That Time We Won
the Samsara Sweepstakes

by Bethany Holmstrom

They delivered a man and insisted it’s Grandpa—but we don’t believe them, because this man hates Fig Newtons. He even looks just like Grandpa did in his wedding pictures: twenty-five, runner-lean with a little muscle. Smooth face and baby cheeks and a smile that twists up and to the left. Full set of teeth and full head of wild dark hair.

We went ahead and let Not-Grandpa sit on the front porch, in the ratty yellow-and-brown plaid recliner Grandpa made us drag out there years ago. Not-Grandpa wears the same fuzzy slippers with clouds on them, and keeps cussing at the kids who drive by too fast.

Goddamn speed demons! 

Why don’t you have another glass of sweet tea, Grandpa, I say each time.

He still adds more sugar even though Ma makes it sticky as hummingbird syrup.

They never manage to kill themselves—he sighs as usual—always someone else.

Ma called the help line at Samsara. It’s not him, she complained to a customer service representative.

Ma’am, we used the DNA from his remains and all the files you gave us, they told her. Might be a gap in the data, or a natural part of cell deterioration. Something he lost as he aged, the first time.

It’s not just a gap—that’s not my father, Ma said.

Ma’am, you won the opportunity for a remarkably innovative and expensive procedure—and they left it at that, as if it was some kind of answer. Ma hung up because she didn’t know what else to say.

Bobby tried hard to make Not-Grandpa budge. Bobby’s even more creeped out than the rest of us. Maybe it’s because Not-Grandpa is only a year older than Bobby, so my brother doesn’t know how he’s supposed to act around the man. Bobby won’t really talk to me about it.

Don’t you want to go out and live your life, Grandpa?

Already did that, Not-Grandpa said. Why don’t you go on out and live yours. What kind of man lives at home with his ma, at your age — eh, Bobby boy? You ain’t ever gonna find a woman. What’d you even tell them down at the bar—’wanna come back to my mama’s place and fool around on her couch?’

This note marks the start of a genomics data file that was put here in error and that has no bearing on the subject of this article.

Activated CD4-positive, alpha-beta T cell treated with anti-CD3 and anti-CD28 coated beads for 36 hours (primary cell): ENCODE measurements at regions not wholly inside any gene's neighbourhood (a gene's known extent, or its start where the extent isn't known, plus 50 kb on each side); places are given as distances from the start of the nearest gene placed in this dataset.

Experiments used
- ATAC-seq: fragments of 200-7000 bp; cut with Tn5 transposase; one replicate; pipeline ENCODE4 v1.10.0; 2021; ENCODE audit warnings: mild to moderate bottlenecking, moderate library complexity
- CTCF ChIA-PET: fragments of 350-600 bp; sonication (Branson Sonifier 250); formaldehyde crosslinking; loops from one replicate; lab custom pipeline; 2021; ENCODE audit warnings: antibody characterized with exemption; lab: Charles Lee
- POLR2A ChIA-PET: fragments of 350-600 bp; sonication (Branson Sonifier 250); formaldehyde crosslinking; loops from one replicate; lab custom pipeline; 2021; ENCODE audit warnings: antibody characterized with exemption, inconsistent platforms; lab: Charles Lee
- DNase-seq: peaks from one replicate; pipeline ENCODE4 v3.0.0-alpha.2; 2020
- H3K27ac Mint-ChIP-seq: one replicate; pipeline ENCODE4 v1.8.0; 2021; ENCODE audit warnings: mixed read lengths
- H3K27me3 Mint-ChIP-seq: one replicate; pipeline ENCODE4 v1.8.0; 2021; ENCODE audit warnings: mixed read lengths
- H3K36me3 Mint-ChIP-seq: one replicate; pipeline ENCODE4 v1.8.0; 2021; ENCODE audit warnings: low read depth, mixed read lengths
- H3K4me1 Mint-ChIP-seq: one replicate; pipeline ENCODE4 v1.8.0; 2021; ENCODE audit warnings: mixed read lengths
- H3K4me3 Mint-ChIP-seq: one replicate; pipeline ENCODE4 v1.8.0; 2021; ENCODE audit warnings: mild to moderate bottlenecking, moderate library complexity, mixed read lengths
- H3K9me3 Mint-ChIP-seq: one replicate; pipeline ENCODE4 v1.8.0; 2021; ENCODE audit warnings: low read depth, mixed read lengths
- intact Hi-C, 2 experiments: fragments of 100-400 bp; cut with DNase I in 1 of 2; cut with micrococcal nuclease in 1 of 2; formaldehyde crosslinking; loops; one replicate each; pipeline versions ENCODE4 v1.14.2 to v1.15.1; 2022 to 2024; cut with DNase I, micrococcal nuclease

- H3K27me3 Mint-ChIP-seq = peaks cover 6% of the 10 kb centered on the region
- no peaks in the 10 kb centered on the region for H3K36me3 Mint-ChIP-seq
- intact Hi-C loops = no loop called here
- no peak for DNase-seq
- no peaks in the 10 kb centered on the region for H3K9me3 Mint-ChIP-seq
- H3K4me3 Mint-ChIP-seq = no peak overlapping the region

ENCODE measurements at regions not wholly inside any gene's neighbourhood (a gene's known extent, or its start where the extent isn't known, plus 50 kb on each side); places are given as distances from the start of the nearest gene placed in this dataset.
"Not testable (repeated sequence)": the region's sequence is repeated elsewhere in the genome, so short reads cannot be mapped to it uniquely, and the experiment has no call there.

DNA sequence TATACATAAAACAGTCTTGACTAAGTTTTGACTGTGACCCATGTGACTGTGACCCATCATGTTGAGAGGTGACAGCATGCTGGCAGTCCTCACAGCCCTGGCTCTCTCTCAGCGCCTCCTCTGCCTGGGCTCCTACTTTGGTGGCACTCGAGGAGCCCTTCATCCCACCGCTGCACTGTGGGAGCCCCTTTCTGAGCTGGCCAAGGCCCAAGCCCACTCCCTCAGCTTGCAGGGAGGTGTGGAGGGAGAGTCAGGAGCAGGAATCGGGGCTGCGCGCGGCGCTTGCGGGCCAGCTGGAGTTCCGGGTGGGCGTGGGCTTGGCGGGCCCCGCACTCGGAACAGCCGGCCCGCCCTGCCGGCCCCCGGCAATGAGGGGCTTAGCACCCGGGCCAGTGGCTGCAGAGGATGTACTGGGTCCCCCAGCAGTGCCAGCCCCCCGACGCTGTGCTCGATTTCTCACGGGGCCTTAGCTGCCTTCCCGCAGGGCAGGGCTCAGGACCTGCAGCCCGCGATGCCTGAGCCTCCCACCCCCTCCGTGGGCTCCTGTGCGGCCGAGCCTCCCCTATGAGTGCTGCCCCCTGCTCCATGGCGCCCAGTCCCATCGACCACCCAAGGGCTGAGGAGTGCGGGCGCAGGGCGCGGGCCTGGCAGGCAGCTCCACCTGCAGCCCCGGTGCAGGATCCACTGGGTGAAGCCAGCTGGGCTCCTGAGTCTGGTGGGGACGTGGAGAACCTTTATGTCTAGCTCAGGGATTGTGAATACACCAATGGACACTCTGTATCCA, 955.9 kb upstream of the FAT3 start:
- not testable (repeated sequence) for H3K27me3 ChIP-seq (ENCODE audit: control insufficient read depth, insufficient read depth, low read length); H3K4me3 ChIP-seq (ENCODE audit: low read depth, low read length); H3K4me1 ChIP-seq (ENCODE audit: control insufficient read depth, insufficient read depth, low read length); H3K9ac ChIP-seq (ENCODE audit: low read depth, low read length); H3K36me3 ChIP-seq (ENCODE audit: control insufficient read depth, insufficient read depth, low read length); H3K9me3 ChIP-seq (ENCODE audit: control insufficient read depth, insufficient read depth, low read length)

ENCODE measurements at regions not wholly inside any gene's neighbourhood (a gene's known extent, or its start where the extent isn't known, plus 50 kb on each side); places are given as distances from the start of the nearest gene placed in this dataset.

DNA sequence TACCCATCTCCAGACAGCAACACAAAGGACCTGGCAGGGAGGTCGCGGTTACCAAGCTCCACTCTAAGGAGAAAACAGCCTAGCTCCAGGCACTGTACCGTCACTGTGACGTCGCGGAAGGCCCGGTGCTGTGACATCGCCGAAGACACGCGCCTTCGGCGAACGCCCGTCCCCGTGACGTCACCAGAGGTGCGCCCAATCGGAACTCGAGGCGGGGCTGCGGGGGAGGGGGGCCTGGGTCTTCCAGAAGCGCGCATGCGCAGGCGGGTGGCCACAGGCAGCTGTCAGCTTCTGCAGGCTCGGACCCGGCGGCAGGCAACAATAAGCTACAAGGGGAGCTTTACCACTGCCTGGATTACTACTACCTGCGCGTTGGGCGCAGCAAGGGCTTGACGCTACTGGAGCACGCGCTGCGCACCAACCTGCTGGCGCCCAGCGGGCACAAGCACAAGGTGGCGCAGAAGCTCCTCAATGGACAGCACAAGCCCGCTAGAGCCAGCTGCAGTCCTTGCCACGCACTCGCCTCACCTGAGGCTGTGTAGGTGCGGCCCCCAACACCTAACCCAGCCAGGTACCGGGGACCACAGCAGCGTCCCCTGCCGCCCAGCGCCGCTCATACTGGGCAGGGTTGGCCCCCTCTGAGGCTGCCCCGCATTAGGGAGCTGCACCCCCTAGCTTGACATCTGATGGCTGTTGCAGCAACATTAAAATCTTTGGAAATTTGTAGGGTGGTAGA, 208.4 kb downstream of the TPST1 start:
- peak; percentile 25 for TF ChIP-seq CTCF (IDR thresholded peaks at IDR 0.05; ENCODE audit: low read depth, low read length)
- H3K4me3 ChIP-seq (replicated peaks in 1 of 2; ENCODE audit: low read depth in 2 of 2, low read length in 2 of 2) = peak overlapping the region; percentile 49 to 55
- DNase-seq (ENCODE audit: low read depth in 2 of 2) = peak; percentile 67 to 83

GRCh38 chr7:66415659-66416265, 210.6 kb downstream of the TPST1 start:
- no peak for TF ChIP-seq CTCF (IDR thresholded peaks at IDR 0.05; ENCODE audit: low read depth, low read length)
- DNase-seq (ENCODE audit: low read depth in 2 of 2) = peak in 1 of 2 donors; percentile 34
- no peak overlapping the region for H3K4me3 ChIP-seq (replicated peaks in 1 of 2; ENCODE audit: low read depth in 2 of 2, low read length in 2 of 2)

Bobby’s heard it all before, and he went back inside long before Not-Grandpa finished. Slamming the porch’s screen door behind him used to be Bobby’s signature dramatic move, but Not-Grandpa replaced the rusty spring with a new closer and now it slowly whispers shut—so Bobby can’t even do that anymore.

Could be a mean ol’ bastard when he wanted, Bobby said. Wish we had him cremated like we did Grandma.

Your grandpa’s kinda hot, my best friend Heather said last Saturday, when she came to pick me up for the field party out by the Tyree’s place.

Shut your fucking face, I said. You ain’t getting any of my Tito’s tonight.

But I poured her some with OJ while she was behind Jimmy’s truck, showing him her tits so he’d give her a few joints. We drank and smoked and sat on the barely warm hood of her car and watched people come together and break and weave through the tall grass.

Must be nice, your ma winning that sweepstakes, Heather said. I knew who she’d bring back, if her family had won. Her father died last Christmas. Diabetes took one leg a few years ago, and he didn’t survive long after they cut off the second. Her dad was an asshole who drank too much and stared at me and made my skin prickle and feel like he was trying to peel it off my bones, but I told Heather—yeah, we got real lucky.

When I came back early the next morning, Not-Grandpa was already out in the recliner with his straight young spine hunched over—almost like he was trying to shrink back into his old body. A bulge of chaw in his lower lip, spitting cup at his side.

I brought Fig Newtons and Sprite out to the porch—best cure for a hangover: Fig Newtons and Sprite. Don’t listen to them doctors, those two combined are better than any drugs, Grandpa used to say. I offered some to the man sitting on our porch.

No, no, I can’t abide those cookies, Not-Grandpa said. He squinted into the sun, and I swear I could see the lifetimes start to gather in the small crinkles around his eyes.

Bethany Holmstrom is an English professor at LaGuardia Community College, CUNY. Originally from rural Appalachia, she now lives in Brooklyn. Her work appears or is forthcoming in Appalachian Review and MoonPark Review.
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